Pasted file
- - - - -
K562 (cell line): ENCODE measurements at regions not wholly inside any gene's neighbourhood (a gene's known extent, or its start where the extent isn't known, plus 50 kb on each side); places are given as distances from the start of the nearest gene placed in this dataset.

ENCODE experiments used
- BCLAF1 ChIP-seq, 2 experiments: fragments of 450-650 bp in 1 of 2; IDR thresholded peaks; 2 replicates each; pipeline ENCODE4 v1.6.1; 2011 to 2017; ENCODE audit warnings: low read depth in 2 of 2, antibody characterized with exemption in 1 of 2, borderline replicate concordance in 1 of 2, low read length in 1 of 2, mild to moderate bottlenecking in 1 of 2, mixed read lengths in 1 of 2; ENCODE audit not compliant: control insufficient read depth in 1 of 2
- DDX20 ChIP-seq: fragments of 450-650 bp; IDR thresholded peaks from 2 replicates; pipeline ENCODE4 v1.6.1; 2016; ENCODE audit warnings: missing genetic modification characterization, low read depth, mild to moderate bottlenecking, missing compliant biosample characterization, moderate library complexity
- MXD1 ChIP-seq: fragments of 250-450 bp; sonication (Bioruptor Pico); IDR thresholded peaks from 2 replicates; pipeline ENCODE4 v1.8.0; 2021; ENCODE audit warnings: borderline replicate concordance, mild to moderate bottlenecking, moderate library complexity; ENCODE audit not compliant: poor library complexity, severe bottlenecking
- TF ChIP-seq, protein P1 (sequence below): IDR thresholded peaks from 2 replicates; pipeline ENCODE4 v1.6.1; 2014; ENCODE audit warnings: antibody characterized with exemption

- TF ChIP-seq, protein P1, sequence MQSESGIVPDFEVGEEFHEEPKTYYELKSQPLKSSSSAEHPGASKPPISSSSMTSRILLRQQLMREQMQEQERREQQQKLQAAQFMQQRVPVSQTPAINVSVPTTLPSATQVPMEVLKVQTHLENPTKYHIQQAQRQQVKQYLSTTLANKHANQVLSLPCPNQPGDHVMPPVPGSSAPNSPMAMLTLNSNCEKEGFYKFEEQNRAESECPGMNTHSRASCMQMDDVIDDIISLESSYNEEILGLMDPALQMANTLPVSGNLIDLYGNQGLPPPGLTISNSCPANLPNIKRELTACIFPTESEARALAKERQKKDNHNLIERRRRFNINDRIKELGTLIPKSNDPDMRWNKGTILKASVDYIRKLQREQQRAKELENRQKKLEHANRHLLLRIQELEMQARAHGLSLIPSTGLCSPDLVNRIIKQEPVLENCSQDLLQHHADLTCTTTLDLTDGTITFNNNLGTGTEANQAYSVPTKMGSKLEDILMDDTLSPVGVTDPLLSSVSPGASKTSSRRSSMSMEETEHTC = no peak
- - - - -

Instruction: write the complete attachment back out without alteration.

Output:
K562 (cell line): ENCODE measurements at regions not wholly inside any gene's neighbourhood (a gene's known extent, or its start where the extent isn't known, plus 50 kb on each side); places are given as distances from the start of the nearest gene placed in this dataset.

ENCODE experiments used
- BCLAF1 ChIP-seq, 2 experiments: fragments of 450-650 bp in 1 of 2; IDR thresholded peaks; 2 replicates each; pipeline ENCODE4 v1.6.1; 2011 to 2017; ENCODE audit warnings: low read depth in 2 of 2, antibody characterized with exemption in 1 of 2, borderline replicate concordance in 1 of 2, low read length in 1 of 2, mild to moderate bottlenecking in 1 of 2, mixed read lengths in 1 of 2; ENCODE audit not compliant: control insufficient read depth in 1 of 2
- DDX20 ChIP-seq: fragments of 450-650 bp; IDR thresholded peaks from 2 replicates; pipeline ENCODE4 v1.6.1; 2016; ENCODE audit warnings: missing genetic modification characterization, low read depth, mild to moderate bottlenecking, missing compliant biosample characterization, moderate library complexity
- MXD1 ChIP-seq: fragments of 250-450 bp; sonication (Bioruptor Pico); IDR thresholded peaks from 2 replicates; pipeline ENCODE4 v1.8.0; 2021; ENCODE audit warnings: borderline replicate concordance, mild to moderate bottlenecking, moderate library complexity; ENCODE audit not compliant: poor library complexity, severe bottlenecking
- TF ChIP-seq, protein P1 (sequence below): IDR thresholded peaks from 2 replicates; pipeline ENCODE4 v1.6.1; 2014; ENCODE audit warnings: antibody characterized with exemption

- TF ChIP-seq, protein P1, sequence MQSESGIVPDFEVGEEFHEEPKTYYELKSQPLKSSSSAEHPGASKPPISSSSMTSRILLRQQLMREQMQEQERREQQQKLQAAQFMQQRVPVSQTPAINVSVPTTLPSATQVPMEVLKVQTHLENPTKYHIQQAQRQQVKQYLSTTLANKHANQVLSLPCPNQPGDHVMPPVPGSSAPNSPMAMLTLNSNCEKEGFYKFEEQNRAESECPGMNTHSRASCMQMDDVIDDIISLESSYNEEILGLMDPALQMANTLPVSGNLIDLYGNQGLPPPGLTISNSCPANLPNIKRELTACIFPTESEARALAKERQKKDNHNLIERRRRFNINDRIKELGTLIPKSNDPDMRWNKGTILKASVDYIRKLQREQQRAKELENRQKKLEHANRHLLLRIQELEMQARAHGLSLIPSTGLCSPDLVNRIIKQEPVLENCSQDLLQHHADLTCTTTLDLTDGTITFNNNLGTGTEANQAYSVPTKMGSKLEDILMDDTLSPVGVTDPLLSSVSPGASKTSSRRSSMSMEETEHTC = no peak